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Friday, Apr. 18, 2014

Contract might not a rubber stamp

Wednesday, April 23, 2008

04-20-2007 - Marshall County commissioners shouldn't fear terms of a contract with Cedar Ridge Landfill next week when they deliberate three proposed resolutions on how to respond to a request for permission to expand the landfill, according to the county attorney's office.

"We don't have the 'elephant in the room' of a contract over us," Walter Bussart said Monday afternoon with his law partner Lee Bowles who attempted to persuade Chancellor J.B. Cox to remove a section of the landfill contract before commissioners vote on the expansion request.

While Cox declined to sever a section from the contract that Bowles said requires the county to "rubber stamp" landfill expansion requests, the chancellor refused a request from John P. Williams, attorney for Cedar Ridge Landfill and Waste Management Inc. which wanted the county's petition dismissed.

The legal showdown foreshadows a decision by county commissioners when they meet at 6 p.m. on the Courthouse Annex on Lewisburg's public square. The decision may have consequences affecting other cities and counties because the landfill is running out of space for solid waste. Given the current rate of disposal, Cedar Ridge could be full in less than three years, according to Robert Cheney, business development manager for Waste Management. The requested expansion could allow eight years of operations. Trash from Bedford County convenience centers and the Franklin transfer station is sent to the landfill just west of Lewisburg.

The contract signed in 1999 established a host fee paid by the landfill to the county. That money is split with half used by Waste Management to operate convenience centers it built for Bedford County residents' household trash disposal. The other half of the money is used by the county to pay for operations of its Solid Waste Department. County Commissioner Lavoy Ledford, chairman of the commission's Solid Waste Committee, said he believes denial of the expansion could be a breach of contract and Marshall County might have to impose a surcharge on waste deposited at the landfill since the host fee system would be void and Waste Management could stop managing convenience centers. While switching from a host fee to a surcharge may seem like a distinction without a difference, it's unclear whether the different charge would provide the county with sufficient revenue to cover trash disposal costs.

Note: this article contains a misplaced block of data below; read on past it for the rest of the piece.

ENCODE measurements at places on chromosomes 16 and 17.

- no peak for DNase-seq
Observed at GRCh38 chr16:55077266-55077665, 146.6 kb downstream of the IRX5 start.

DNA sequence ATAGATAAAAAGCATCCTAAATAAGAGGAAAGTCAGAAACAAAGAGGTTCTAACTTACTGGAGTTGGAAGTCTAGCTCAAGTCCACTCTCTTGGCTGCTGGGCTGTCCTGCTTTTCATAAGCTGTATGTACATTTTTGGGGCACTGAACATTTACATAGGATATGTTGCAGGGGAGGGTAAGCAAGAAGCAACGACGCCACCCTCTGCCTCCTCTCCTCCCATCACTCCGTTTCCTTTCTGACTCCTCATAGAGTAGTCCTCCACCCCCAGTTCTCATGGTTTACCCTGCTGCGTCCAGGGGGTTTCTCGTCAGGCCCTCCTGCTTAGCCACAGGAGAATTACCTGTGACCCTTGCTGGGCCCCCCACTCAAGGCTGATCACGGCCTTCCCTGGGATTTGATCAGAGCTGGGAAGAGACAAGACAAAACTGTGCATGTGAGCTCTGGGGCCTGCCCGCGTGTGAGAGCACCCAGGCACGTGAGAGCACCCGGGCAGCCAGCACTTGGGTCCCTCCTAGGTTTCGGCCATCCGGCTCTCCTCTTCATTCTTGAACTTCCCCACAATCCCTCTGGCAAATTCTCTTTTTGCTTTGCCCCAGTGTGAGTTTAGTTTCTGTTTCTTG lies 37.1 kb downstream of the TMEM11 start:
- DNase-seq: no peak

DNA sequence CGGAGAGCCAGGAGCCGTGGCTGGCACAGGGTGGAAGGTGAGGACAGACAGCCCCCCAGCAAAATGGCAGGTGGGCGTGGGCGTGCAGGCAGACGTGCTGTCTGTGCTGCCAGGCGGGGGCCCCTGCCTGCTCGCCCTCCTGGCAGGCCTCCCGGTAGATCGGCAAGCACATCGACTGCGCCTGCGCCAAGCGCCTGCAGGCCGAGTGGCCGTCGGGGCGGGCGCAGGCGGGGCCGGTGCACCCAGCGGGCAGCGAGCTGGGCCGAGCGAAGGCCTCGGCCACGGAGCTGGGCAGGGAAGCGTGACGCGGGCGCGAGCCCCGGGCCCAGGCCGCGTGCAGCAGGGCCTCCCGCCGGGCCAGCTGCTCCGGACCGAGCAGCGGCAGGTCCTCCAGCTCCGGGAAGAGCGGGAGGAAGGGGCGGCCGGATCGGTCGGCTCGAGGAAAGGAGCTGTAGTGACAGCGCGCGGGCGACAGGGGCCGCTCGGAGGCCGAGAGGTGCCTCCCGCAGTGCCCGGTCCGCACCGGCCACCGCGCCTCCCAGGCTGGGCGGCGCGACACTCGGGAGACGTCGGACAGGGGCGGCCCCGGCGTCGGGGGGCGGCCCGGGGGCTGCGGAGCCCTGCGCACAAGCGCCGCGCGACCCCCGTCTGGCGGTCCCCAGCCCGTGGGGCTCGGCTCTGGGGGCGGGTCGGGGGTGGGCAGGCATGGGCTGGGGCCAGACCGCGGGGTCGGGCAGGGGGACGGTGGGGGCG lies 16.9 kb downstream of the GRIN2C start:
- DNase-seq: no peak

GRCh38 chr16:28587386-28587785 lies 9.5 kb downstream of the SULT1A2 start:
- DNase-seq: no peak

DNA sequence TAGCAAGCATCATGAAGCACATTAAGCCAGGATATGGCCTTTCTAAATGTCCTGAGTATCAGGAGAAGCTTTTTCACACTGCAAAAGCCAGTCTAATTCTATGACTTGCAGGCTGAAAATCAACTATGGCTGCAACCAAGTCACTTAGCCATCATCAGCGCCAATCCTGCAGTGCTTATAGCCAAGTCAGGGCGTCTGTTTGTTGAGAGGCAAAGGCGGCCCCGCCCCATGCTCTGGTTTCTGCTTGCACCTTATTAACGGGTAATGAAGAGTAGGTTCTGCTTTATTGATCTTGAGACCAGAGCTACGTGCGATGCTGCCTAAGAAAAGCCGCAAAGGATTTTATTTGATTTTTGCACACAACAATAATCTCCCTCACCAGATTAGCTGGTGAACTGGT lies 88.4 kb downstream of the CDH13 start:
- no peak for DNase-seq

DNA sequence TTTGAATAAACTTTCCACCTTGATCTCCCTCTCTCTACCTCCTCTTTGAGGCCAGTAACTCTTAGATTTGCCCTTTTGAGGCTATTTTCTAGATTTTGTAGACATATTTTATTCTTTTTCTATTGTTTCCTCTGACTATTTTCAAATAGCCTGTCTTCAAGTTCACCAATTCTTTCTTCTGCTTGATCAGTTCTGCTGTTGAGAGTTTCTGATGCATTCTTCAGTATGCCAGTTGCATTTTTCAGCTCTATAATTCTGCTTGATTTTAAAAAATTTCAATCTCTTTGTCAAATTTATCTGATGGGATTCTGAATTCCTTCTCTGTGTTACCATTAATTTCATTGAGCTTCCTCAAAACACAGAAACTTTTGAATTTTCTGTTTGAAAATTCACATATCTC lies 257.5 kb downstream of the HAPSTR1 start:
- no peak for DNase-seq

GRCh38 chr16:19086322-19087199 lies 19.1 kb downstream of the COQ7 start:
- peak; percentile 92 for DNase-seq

State law included in the contract specifies eight criteria commissioners should use when deciding whether to approve expansion of the landfill. However, another part of the contract uses words that Bowles said requires approval of any request for expansion. That's a conflict between a contractual agreement and state law, Bowles said, adding that state law should trump the contract, so the "rubber stamp" requirement should be removed from the contract.

Williams said there is no conflict in the contract. Its terms include provisions of the Jackson Law, named for the state senator who wrote the bill.

"Under the Jackson Law, if the county denies the [landfill expansion] request, there is a provision that allows the company to appeal to the chancery court," said Williams.

And because the county commission hasn't voted on the expansion, the county's request for a declaration from a chancellor is premature, he said. Williams was part of the negotiating team for Waste Management when the contract was drafted during some 6-8 months, he said during a recess in the hearing on Monday.

"It is premature for the court to declare [a section of the contract as void] at this juncture," Cox said after returning to the courtroom from his chambers.

The chancellor was "proud" that county leaders had come to him for a ruling on the contract, he said.

County leaders and close observers indicated in court they recalled Bowles' argument in a case concerning a proposed quarry that the court shouldn't act before a commission vote because of the separation of powers between the legislative and judicial branches of government.